But if it's legal where they live, then it's at least somewhat culturally acceptable.

(A quick and easy guide to the first, second, removed stuff is this: If two people share a parent, they are siblings. If they share a grandparent, they are first cousins. If they share a great-grandparent, they are third cousins. And so on. The removed gets added when there is a generational gap. My second cousin is my parent's first cousin once removed. And my parent's first cousin is my first cousin once removed.)
posted by gjc at 3:52 PM on March 19, 2013 [2 favorites]

Charles Darwin married his first cousin, so it wasn't that long ago that cousin marriage was more mainstream than it is now among middle class white people. Stephanie Coontz, in Marriage: A History, reports that cousin marriage was common among newly wealthy 19th century merchant-class families in order to consolidate wealth and keep it in the family.

Likewise another common custom in parts of the US would horrify us now - that of a man marrying his dead wife's sister. This way the children would have a (hopefully) kinder stepmother and this might be the woman's only chance at marriage if men were scarce.

Another reason for cousin and in-law marriage was that most people had a very limited circle of acquaintances to choose partners from unless they lived in a large city. If you lived in a small, isolated town and everyone was related to everyone else, you might wind up marrying a cousin because all the eligible men or women were your cousins. Plus marrying outside one's ethnicity (not race, ethnicity), religion, etc. was prohibited or at least looked down on, so again, fewer people to choose from. And, of course, no OKCupid or eHarmony or

I think that as the restrictions on other kinds of marriage (interfaith, interethnic, interracial, and now same-sex) have eased up, the "ick" factor towards marrying a relative has increased perhaps because of the freedom of choice available and the idea that we should marry "for love."
posted by Rosie M. Banks at 4:37 PM on March 19, 2013 [1 favorite]

One set of my great-grandparents were full first cousins. It's interesting family trivia and nothing more, and no one has ever judged me about it. If he was in a position as an "elder" to her, then I'd find it a little weird (like, was he babysitting her when she was a child or something?) but other than that no issues, I think.
posted by asciident at 5:04 PM on March 19, 2013

One of my relatives' ex-spouse married his first cousin. I remember feeling very shocked at the time, and tried very hard to understand what the attraction might be. Eventually I decided that they must have been very deeply in love to be willing to deal with the potential fallout from an action that seems so shocking to so many people here (the US). I can't argue with people who are very deeply in love working to be together.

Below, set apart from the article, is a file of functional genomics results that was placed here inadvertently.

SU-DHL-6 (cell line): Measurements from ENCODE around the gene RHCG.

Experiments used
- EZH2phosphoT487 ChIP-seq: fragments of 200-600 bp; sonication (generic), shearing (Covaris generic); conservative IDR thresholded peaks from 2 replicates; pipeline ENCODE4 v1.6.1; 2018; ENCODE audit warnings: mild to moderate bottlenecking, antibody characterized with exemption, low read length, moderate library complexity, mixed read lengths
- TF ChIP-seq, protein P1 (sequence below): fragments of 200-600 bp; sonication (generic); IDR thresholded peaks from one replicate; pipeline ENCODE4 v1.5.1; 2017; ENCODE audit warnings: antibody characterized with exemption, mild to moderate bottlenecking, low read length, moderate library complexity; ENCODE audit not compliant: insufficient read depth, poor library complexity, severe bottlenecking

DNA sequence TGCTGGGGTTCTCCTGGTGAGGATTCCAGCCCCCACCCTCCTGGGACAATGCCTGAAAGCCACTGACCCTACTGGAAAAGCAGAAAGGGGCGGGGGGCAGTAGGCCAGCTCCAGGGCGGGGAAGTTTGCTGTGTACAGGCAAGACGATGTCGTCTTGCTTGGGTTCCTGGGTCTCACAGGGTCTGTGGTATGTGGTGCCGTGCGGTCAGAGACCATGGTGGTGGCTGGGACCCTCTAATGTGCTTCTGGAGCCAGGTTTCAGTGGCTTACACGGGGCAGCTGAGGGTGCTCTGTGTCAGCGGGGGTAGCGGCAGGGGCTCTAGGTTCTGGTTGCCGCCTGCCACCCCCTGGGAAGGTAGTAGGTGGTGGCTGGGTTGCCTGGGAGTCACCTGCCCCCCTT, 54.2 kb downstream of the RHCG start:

Now I have trouble getting back in touch with the initial shock I felt, but that could just be a residual effect of all the time I've spent on reddit over the years.
posted by Brody's chum at 6:33 PM on March 19, 2013

The "once removed" part somewhat mitigates this, but not by much.

If there isn't otherwise a large degree of inebreeding, then two cousins are already fairly far apart genetically. If one and only parent carries one copy of a defective gene then there is only a 25% chamce that any two siblings both carry a copy of the defective gene. There is another round of dillution on the way to your friend and his cousin, and one more beyond that to his betrothed.

If this is an otherwise rare event among the general population, the genetic ickyness of this isn't particularly high. On the other hand, a lot of inbreeding isn't rare and random, and instead occurs within a relatively population that is isolated by geography, culture/religion, or consolidation of inherited wealth/power.

My mother's relatives on her mother's side are from another country where they were memebers of a minority religion (which my mother doesn't practice) with what is probably a higher than average amount of intermarriage compared to the US, or even the norms of their home country (i haven't worked out genetic distances, but I have a number of relatives who are married to people who are, nominally, fairly close relatives). I also grew up as a non-mormon in Utah and in college, majored in Biology, with a focus on genetics and molecular biology. My perspective on what is normal is probably a bit unusual, but while I raise an eyebrow at this situation, I don't find it unacceptable given the facts as I understand them.

Apart from the genetic angle, the thing that catches my attention is the generational difference and potential power dynamics but the fact that the actual age difference is only 6 years and the fact that both parties are old enough to have completed "good educations" and have good jobs suggests that they are old enough that it isn't likely to be worth concern.

Wait, what was it that you are concerned with here?
posted by Good Brain at 6:50 PM on March 19, 2013 [1 favorite]

it's worth adding that they are also cross cousins.

Cross cousins are cousins where the parent/grandparent siblings are of different gender. [ the parents are Dad and Dad's sister.]

Wikipedia is currently of the opinion that there is less slightly taboo about cross cousin marriages.